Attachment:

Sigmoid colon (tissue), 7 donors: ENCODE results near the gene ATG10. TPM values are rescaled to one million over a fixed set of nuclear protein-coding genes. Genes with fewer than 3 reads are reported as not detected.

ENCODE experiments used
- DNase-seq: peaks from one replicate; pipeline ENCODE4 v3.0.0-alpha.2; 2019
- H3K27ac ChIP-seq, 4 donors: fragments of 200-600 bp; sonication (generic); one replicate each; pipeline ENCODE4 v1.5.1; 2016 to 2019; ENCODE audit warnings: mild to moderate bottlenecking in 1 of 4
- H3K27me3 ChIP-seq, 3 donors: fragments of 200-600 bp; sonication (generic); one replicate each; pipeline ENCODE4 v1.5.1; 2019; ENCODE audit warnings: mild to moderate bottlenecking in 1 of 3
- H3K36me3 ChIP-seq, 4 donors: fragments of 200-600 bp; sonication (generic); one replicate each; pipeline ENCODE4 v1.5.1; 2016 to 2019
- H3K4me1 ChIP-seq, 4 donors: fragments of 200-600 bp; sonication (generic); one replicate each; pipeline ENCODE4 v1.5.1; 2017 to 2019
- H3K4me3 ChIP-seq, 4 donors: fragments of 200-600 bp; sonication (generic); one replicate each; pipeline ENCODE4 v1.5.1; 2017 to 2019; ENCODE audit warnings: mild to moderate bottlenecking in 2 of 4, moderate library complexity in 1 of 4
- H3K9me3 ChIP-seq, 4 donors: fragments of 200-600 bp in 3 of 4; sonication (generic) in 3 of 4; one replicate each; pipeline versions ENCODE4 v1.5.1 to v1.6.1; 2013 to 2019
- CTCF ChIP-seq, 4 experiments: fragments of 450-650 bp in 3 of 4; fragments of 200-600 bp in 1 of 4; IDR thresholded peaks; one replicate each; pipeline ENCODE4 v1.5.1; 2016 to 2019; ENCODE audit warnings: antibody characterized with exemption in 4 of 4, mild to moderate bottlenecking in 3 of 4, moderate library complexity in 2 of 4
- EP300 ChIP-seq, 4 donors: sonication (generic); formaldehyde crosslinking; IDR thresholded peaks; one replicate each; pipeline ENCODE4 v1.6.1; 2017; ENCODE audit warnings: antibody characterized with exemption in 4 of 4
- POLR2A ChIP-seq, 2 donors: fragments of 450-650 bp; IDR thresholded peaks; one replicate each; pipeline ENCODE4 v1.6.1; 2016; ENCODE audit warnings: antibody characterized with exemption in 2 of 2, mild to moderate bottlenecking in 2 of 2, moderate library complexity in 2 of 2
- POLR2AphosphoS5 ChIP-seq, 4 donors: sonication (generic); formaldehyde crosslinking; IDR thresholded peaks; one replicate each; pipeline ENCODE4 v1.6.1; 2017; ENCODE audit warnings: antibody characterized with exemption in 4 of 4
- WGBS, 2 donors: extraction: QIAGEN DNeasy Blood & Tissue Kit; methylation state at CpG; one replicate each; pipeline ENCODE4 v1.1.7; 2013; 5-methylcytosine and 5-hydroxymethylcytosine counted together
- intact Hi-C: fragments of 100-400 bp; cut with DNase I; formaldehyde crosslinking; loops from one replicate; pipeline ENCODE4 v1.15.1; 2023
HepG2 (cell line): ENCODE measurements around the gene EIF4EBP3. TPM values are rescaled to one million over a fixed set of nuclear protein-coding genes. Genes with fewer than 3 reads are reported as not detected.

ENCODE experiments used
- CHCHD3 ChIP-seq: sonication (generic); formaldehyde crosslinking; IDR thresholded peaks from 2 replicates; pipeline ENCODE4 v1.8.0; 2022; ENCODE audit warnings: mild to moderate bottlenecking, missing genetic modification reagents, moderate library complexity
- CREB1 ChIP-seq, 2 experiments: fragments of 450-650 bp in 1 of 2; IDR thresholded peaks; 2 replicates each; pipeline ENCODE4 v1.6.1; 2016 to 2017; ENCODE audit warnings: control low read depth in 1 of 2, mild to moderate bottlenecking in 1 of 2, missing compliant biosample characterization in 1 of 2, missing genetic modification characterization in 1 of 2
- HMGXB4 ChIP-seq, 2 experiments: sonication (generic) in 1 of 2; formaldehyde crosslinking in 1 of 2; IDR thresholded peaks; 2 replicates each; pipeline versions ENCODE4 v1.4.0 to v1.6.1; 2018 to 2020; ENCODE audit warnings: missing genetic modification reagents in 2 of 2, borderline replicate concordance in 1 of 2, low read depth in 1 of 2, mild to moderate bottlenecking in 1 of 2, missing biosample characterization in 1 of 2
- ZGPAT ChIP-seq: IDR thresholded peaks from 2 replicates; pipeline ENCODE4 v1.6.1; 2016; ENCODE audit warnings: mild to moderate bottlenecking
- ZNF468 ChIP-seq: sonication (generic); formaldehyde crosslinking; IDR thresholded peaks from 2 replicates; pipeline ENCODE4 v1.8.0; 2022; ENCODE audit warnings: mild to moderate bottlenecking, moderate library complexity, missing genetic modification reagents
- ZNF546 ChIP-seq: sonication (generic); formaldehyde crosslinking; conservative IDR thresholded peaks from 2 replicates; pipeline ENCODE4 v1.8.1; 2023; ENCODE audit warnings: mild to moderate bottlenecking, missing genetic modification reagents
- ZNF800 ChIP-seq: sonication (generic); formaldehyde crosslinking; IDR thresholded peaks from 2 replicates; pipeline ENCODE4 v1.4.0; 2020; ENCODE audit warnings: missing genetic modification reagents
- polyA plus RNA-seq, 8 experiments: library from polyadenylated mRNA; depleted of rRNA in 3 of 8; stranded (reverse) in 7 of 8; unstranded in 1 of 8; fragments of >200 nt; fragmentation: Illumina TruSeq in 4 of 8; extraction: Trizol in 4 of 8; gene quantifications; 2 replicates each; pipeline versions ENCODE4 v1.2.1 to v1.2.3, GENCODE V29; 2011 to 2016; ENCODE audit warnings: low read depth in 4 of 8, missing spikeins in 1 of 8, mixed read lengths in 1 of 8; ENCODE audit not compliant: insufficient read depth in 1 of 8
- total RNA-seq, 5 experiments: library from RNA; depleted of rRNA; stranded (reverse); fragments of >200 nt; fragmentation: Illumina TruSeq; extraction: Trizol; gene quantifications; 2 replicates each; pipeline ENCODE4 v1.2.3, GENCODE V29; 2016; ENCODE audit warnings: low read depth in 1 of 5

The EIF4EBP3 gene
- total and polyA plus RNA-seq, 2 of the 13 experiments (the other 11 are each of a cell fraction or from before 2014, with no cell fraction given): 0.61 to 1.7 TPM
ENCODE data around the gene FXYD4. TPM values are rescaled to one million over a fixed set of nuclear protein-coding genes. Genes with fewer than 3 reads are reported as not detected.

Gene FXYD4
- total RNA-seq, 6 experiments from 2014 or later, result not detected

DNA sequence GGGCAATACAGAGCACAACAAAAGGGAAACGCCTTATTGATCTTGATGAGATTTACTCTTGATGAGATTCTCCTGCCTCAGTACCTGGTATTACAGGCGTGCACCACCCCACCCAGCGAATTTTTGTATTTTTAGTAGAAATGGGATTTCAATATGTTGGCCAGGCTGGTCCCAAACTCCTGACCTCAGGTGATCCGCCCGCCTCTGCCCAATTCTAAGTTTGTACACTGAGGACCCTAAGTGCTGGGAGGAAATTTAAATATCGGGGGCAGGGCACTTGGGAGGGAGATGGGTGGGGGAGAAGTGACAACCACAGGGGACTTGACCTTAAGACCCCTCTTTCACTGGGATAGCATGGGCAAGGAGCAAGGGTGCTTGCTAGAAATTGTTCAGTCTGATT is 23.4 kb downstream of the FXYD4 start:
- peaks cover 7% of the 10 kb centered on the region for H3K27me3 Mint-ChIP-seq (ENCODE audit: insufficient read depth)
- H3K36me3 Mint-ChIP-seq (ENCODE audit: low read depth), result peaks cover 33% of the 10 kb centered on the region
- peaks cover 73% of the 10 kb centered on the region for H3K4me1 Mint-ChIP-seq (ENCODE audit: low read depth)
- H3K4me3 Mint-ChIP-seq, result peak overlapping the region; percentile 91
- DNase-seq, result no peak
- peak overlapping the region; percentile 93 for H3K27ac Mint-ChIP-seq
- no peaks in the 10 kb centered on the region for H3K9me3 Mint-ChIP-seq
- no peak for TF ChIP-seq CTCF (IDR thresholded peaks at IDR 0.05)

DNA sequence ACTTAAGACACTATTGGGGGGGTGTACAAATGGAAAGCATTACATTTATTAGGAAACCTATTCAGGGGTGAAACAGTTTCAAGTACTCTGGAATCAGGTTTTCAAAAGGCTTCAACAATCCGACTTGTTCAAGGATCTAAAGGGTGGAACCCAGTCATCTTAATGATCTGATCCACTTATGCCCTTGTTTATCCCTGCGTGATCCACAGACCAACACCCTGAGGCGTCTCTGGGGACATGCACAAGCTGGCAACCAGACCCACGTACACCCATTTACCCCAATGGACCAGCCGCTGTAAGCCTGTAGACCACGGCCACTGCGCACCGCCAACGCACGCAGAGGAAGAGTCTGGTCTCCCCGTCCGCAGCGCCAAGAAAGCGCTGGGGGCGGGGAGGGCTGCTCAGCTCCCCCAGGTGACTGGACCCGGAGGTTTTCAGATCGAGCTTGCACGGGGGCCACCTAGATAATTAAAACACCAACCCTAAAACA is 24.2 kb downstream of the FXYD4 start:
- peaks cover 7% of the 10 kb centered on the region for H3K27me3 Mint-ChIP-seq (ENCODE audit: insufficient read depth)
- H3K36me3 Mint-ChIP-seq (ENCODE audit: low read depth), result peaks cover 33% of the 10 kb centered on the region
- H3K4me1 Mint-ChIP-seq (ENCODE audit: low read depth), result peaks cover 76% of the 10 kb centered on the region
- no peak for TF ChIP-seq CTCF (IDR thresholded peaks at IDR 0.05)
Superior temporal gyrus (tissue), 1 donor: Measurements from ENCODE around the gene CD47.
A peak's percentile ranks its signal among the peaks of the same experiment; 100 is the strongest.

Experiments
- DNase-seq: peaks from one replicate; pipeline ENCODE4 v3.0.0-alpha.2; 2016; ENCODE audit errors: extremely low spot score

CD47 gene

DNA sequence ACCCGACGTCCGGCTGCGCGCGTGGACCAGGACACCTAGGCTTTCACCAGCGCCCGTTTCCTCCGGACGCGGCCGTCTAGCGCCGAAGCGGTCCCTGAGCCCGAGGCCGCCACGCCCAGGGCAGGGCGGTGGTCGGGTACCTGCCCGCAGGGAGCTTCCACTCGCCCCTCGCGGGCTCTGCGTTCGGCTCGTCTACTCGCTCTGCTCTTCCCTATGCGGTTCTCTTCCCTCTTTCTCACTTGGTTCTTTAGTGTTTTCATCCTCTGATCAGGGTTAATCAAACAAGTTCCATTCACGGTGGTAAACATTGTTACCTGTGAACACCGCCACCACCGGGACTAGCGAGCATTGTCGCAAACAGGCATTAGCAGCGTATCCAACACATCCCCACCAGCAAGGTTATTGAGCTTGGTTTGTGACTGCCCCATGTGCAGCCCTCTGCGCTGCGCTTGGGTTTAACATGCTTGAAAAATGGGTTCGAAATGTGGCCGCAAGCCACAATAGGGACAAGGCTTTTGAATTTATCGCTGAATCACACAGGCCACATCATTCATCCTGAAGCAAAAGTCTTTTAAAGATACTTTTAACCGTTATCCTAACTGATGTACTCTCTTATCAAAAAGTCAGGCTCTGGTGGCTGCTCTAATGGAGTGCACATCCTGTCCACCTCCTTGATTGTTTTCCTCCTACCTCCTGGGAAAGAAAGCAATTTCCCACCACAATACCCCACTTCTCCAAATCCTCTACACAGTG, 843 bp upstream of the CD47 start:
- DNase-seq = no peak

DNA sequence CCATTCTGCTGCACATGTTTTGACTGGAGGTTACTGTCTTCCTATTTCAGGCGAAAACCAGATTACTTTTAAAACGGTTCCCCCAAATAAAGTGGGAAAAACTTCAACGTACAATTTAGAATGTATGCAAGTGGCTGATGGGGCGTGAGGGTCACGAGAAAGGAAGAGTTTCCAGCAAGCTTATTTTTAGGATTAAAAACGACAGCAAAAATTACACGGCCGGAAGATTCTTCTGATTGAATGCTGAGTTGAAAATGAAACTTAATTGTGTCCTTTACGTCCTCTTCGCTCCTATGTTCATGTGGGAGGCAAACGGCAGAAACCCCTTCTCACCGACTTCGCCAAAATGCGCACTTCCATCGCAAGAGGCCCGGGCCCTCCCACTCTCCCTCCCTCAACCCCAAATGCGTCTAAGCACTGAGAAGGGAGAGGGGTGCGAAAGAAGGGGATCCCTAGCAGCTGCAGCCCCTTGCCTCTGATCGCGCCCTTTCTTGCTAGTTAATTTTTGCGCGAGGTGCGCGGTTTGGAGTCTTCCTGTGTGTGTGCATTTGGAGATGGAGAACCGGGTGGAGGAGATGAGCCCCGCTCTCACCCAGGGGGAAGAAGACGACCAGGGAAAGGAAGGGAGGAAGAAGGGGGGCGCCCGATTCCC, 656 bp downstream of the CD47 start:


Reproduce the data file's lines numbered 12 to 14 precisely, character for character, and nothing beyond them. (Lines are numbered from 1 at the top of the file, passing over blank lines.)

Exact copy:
- POLR2A ChIP-seq, 2 donors: fragments of 450-650 bp; IDR thresholded peaks; one replicate each; pipeline ENCODE4 v1.6.1; 2016; ENCODE audit warnings: antibody characterized with exemption in 2 of 2, mild to moderate bottlenecking in 2 of 2, moderate library complexity in 2 of 2
- POLR2AphosphoS5 ChIP-seq, 4 donors: sonication (generic); formaldehyde crosslinking; IDR thresholded peaks; one replicate each; pipeline ENCODE4 v1.6.1; 2017; ENCODE audit warnings: antibody characterized with exemption in 4 of 4
- WGBS, 2 donors: extraction: QIAGEN DNeasy Blood & Tissue Kit; methylation state at CpG; one replicate each; pipeline ENCODE4 v1.1.7; 2013; 5-methylcytosine and 5-hydroxymethylcytosine counted together